World Mental Health Day
Today is recognised as World Mental Health Day and this year’s theme is all about young people and mental health in a changing world.
Mental health is an important topic for everyone, and particularly so for Irish people. Studies have shown that suicide levels have remained consistently high for Irish people over three decades and have not shown the decline seen in other populations.
There are numerous factors that can affect our mental health and wellbeing including cultural influences, lifestyle choices and even the migration experience can negatively impact our mental health.
Every year thousands of young Irish find themselves changing worlds in a changing world. Irish geographical and cultural closeness to Britain might be considered as an advantage to migrants. However, research over 40 years shows Irish migrants to have consistent high vulnerability to mental disorders.
Researchers have only recently begun to explore the possible reasons for this, with unprepared or spontaneous migration suggested as one of the main contributing factors.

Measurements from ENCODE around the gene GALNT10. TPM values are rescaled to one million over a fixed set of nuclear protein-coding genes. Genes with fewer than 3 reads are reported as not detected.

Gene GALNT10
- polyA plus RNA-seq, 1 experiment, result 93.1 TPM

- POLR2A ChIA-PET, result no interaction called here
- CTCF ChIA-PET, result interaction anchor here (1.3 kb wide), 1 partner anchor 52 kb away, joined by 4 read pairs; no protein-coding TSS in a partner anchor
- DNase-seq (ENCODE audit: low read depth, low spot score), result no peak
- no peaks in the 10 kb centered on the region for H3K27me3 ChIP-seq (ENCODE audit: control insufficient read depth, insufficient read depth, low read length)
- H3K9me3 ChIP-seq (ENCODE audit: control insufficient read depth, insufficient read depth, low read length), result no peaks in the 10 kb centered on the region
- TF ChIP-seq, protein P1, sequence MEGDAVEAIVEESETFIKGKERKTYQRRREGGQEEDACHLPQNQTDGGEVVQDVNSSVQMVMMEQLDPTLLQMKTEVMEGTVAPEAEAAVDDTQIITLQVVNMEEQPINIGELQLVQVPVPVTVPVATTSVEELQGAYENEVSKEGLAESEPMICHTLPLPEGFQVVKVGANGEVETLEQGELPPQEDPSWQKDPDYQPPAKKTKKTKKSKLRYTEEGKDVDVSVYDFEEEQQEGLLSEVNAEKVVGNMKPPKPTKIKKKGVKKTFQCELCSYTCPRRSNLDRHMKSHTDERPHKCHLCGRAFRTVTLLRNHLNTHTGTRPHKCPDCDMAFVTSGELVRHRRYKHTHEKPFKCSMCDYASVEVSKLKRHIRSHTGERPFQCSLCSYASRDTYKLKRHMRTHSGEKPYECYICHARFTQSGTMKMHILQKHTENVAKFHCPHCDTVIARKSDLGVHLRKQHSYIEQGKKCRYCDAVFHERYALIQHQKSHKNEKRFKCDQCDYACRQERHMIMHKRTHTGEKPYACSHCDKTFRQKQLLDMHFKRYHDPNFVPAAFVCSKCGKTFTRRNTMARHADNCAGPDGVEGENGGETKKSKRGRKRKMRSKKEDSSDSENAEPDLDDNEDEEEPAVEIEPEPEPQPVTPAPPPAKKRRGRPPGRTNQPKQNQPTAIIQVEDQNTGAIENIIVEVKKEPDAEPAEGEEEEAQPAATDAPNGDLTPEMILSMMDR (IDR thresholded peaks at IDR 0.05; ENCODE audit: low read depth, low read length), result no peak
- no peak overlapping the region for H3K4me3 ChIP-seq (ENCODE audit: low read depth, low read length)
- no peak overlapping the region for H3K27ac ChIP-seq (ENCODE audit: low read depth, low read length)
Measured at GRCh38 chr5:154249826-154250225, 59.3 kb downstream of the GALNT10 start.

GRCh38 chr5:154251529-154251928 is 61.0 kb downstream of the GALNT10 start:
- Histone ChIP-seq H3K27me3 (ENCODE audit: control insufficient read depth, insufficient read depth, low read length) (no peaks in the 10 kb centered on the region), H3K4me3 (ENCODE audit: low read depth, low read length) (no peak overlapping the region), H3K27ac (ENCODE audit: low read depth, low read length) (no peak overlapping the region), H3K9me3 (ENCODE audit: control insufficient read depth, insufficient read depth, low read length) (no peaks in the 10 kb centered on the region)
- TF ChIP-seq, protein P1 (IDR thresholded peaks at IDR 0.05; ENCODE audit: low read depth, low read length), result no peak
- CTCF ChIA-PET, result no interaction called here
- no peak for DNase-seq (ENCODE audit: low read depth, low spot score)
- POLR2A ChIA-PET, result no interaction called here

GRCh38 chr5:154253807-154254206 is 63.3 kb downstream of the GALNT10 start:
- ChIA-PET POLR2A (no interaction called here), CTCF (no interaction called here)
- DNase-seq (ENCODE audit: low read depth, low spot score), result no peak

The NHS in England is trying to shorten waiting times and increase access to mental health care for children and adults. The Care Quality Commission found last year that some under–18s in England were waiting for 18 months to get help.
In the light of these challenges, the prime minister has appointed what is thought to be the world’s first minister for suicide prevention, Jackie Doyle–Price, in a bid to cut the number of people taking their own lives.
The Voluntary Sector
As well as seeking support from the NHS, the role of the voluntary and community organisations in supporting mental health conditions is well established. These organisations are rooted in their communities, are trusted by the people they work with, have a long history of social action and user–led interventions, sit outside of clinical settings, and can offer significant and effective levels of support.